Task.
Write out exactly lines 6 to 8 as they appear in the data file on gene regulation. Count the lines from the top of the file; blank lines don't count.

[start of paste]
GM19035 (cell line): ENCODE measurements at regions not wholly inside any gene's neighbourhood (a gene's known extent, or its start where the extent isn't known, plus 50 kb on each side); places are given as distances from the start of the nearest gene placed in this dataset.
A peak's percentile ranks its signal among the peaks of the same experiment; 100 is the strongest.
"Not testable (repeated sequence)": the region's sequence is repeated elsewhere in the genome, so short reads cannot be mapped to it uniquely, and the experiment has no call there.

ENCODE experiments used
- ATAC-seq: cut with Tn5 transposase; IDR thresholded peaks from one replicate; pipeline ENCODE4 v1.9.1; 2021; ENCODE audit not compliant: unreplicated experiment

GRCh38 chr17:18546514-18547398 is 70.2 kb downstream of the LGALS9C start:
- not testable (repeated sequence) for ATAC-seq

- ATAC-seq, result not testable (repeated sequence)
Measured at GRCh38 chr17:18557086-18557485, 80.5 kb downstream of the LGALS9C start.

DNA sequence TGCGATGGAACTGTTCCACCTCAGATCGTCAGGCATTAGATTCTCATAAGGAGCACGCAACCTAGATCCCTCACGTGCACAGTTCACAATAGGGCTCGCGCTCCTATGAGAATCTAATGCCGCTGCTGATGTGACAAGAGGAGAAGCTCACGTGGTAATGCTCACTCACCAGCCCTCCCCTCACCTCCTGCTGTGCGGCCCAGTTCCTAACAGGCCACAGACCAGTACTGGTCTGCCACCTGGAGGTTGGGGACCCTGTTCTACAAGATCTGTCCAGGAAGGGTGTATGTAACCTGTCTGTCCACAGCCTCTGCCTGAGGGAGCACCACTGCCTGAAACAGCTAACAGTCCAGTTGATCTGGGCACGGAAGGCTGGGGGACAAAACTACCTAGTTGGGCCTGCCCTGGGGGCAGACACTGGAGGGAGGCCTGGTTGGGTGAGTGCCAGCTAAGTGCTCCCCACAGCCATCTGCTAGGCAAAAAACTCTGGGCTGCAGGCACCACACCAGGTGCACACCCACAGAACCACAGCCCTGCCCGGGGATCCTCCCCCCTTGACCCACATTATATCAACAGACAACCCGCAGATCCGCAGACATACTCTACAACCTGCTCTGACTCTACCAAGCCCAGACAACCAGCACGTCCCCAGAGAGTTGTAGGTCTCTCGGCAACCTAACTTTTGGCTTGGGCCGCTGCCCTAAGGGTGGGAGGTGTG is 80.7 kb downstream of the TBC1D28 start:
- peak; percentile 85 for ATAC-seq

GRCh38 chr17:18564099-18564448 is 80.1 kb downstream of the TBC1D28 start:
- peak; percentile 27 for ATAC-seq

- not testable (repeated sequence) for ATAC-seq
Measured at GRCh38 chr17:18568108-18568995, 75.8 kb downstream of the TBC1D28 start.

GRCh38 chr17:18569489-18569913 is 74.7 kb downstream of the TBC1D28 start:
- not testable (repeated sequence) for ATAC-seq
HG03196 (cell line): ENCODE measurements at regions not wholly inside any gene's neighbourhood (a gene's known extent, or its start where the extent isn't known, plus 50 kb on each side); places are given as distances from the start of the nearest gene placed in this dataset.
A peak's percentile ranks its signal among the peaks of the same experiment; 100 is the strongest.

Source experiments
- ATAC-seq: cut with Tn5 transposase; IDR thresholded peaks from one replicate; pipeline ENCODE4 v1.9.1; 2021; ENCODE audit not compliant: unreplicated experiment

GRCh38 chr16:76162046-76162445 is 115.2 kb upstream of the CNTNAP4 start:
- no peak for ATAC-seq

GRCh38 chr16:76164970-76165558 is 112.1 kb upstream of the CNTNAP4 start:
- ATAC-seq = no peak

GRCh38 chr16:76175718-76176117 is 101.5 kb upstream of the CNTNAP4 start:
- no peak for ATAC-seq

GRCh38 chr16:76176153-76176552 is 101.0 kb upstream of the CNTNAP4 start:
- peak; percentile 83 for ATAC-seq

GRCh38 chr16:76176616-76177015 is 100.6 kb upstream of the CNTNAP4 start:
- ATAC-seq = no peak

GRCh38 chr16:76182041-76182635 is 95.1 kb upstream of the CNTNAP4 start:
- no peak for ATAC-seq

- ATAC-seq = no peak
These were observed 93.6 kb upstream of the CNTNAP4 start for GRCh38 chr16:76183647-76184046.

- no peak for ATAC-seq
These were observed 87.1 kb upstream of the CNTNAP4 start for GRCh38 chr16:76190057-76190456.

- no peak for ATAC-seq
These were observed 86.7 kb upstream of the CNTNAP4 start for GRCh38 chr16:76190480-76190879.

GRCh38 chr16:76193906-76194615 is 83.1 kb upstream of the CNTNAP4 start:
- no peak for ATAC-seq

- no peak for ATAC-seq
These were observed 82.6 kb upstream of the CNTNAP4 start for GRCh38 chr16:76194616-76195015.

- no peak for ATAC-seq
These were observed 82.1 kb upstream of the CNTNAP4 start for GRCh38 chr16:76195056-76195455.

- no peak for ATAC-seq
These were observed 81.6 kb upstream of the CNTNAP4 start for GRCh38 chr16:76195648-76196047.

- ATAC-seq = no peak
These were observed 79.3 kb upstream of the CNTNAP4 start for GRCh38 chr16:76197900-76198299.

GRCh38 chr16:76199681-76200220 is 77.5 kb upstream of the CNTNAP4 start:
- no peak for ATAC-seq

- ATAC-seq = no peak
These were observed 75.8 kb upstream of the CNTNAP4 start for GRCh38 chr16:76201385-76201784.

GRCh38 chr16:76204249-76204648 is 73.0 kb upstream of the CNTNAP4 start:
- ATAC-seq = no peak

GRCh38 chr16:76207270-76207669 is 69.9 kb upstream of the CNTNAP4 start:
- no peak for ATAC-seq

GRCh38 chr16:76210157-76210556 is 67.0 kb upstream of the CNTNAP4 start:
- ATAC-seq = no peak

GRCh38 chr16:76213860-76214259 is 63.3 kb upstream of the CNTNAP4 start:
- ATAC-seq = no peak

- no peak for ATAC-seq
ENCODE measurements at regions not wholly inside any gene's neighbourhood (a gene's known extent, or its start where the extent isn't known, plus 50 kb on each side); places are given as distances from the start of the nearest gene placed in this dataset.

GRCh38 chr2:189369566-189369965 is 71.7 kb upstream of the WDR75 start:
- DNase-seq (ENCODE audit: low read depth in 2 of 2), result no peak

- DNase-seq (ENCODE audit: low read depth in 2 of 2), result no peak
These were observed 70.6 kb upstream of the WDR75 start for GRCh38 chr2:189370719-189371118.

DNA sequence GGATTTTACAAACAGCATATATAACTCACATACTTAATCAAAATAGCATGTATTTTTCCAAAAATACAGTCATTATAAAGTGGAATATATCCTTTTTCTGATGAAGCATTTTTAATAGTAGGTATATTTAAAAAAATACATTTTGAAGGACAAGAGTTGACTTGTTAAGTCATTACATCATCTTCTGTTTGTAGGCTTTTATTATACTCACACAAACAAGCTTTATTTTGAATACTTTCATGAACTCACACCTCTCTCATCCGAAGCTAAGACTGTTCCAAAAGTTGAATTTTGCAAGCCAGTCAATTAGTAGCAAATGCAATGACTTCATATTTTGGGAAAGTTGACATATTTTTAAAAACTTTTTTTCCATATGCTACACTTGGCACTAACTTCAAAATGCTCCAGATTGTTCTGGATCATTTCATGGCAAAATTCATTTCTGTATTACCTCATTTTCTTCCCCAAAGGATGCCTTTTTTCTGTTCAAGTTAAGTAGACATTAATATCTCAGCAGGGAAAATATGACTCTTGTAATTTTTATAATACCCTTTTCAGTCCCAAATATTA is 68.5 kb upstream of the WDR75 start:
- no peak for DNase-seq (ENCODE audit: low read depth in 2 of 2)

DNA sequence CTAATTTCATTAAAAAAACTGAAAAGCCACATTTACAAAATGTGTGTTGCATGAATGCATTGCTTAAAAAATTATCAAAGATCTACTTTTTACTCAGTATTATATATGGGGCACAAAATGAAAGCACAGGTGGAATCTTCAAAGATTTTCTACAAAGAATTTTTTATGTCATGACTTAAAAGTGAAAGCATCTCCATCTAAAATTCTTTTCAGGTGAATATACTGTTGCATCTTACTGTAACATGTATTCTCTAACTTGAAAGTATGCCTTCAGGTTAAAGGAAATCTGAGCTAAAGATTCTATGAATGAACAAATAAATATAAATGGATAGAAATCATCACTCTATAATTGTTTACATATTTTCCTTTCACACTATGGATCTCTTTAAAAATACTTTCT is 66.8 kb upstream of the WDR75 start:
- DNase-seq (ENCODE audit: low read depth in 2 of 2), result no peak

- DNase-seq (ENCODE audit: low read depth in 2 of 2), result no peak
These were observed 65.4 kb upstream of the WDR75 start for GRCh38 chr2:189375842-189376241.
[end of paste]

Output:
GRCh38 chr17:18546514-18547398 is 70.2 kb downstream of the LGALS9C start:
- not testable (repeated sequence) for ATAC-seq

- ATAC-seq, result not testable (repeated sequence)